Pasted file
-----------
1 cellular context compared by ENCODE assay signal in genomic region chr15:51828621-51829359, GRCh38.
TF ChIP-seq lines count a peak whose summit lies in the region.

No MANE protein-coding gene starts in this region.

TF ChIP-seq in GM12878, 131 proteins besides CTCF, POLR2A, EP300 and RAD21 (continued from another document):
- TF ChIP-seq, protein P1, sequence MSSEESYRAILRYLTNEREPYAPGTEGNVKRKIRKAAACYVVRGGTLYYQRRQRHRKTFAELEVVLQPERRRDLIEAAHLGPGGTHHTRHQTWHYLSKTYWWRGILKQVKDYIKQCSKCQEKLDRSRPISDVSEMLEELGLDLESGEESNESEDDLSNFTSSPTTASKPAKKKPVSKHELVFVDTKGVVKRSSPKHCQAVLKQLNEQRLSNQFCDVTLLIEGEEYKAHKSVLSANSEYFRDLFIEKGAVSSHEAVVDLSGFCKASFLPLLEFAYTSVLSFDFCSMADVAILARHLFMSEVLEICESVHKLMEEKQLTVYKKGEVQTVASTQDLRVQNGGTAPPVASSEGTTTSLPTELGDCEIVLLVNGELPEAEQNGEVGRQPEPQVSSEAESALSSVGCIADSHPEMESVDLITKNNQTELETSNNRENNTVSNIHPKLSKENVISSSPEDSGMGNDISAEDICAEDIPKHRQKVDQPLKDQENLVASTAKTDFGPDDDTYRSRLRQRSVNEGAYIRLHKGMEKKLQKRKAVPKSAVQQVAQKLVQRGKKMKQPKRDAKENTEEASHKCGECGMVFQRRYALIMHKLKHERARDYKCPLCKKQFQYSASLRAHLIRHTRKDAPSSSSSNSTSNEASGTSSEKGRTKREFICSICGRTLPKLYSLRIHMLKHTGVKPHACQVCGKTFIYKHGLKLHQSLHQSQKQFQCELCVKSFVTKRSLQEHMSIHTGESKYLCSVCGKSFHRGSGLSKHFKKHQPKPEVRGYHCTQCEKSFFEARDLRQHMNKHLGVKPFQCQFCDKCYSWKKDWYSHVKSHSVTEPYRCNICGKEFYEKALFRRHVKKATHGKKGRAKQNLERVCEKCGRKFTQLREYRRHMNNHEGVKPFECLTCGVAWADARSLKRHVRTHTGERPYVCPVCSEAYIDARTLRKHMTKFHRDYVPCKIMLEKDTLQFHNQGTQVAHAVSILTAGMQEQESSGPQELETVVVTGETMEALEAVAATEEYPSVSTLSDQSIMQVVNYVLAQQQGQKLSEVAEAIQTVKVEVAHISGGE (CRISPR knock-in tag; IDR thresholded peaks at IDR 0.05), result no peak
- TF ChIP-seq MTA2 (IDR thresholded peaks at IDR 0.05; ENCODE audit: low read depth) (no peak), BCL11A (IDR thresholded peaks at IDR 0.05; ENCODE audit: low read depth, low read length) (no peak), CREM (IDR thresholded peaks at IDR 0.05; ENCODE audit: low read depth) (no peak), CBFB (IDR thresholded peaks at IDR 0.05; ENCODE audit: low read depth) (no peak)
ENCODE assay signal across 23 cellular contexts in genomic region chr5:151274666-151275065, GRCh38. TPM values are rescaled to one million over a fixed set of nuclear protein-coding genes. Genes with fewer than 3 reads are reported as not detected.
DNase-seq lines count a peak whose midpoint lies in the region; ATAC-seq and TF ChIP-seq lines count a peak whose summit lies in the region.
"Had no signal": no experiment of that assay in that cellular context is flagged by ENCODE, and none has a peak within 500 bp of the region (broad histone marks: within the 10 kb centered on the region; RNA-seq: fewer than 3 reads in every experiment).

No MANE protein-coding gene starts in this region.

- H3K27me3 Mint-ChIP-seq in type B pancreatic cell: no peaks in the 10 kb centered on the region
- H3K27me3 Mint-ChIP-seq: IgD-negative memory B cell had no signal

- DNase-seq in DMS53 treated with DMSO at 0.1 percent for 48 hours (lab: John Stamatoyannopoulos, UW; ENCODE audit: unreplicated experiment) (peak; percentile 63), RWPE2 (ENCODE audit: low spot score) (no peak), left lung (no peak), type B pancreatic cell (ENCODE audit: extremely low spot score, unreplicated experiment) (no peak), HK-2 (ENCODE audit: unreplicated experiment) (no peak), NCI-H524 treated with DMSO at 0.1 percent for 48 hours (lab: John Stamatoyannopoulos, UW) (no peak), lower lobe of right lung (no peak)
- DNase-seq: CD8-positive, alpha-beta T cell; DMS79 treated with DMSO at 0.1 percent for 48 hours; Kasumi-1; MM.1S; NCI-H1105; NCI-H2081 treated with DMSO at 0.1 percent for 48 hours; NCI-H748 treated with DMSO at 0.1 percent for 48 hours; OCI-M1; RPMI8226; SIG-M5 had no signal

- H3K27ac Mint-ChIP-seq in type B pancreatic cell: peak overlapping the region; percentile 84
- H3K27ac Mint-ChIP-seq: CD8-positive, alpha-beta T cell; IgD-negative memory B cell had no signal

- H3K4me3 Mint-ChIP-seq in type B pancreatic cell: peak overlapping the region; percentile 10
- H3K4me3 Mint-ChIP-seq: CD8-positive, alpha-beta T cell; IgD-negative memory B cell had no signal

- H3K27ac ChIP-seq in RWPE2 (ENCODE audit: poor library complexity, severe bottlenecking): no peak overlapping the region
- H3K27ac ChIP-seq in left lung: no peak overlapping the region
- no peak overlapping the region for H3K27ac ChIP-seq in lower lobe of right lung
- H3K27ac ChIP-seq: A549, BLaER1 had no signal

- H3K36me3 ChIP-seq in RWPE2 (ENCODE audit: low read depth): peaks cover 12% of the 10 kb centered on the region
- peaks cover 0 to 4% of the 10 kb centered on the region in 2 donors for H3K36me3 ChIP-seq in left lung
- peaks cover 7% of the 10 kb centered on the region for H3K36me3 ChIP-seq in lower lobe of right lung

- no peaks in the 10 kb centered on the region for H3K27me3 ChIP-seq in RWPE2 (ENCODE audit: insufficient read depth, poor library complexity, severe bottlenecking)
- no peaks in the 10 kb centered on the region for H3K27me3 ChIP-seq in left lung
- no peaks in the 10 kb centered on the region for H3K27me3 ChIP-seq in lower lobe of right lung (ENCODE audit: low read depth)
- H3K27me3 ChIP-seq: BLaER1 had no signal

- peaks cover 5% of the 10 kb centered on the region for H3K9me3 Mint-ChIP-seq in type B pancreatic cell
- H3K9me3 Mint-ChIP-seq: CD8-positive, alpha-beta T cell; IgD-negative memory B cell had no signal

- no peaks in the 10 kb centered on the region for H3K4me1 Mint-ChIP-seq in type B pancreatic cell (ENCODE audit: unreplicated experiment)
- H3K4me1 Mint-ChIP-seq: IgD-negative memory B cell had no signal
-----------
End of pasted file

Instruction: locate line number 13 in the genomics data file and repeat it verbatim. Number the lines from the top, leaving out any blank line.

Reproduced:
- DNase-seq in DMS53 treated with DMSO at 0.1 percent for 48 hours (lab: John Stamatoyannopoulos, UW; ENCODE audit: unreplicated experiment) (peak; percentile 63), RWPE2 (ENCODE audit: low spot score) (no peak), left lung (no peak), type B pancreatic cell (ENCODE audit: extremely low spot score, unreplicated experiment) (no peak), HK-2 (ENCODE audit: unreplicated experiment) (no peak), NCI-H524 treated with DMSO at 0.1 percent for 48 hours (lab: John Stamatoyannopoulos, UW) (no peak), lower lobe of right lung (no peak)